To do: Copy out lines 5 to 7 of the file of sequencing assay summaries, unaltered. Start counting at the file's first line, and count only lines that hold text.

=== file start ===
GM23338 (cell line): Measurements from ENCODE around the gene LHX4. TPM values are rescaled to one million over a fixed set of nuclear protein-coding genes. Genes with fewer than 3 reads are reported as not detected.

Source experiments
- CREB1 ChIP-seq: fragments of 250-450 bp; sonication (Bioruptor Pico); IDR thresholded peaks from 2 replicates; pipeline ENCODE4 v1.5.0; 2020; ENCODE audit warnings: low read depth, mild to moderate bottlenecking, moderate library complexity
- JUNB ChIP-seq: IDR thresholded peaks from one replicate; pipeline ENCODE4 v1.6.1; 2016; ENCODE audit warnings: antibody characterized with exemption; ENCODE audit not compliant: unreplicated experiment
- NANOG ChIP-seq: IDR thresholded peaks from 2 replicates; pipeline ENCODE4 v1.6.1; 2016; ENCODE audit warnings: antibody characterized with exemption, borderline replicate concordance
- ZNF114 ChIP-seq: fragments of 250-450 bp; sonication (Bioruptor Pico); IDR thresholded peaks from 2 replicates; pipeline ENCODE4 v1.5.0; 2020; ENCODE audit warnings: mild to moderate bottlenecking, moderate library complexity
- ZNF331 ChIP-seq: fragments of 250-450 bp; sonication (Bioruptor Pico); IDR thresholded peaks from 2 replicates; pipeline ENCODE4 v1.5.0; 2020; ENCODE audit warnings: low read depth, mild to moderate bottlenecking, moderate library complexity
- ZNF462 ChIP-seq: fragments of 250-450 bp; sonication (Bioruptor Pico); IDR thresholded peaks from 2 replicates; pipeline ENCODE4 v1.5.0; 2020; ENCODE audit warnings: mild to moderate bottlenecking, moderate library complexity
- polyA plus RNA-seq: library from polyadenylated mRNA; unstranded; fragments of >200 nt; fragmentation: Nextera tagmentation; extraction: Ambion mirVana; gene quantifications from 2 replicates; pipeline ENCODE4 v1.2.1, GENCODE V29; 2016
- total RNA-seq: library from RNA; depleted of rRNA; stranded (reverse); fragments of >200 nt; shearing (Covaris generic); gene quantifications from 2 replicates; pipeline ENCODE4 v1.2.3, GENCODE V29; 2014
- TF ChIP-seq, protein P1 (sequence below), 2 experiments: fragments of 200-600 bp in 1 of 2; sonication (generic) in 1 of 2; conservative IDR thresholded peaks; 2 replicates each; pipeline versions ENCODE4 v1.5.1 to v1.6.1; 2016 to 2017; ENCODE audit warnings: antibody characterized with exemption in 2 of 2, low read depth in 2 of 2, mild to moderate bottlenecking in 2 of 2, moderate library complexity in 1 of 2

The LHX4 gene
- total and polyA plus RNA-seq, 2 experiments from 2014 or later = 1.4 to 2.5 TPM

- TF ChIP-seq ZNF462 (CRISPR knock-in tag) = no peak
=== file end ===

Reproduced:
- NANOG ChIP-seq: IDR thresholded peaks from 2 replicates; pipeline ENCODE4 v1.6.1; 2016; ENCODE audit warnings: antibody characterized with exemption, borderline replicate concordance
- ZNF114 ChIP-seq: fragments of 250-450 bp; sonication (Bioruptor Pico); IDR thresholded peaks from 2 replicates; pipeline ENCODE4 v1.5.0; 2020; ENCODE audit warnings: mild to moderate bottlenecking, moderate library complexity
- ZNF331 ChIP-seq: fragments of 250-450 bp; sonication (Bioruptor Pico); IDR thresholded peaks from 2 replicates; pipeline ENCODE4 v1.5.0; 2020; ENCODE audit warnings: low read depth, mild to moderate bottlenecking, moderate library complexity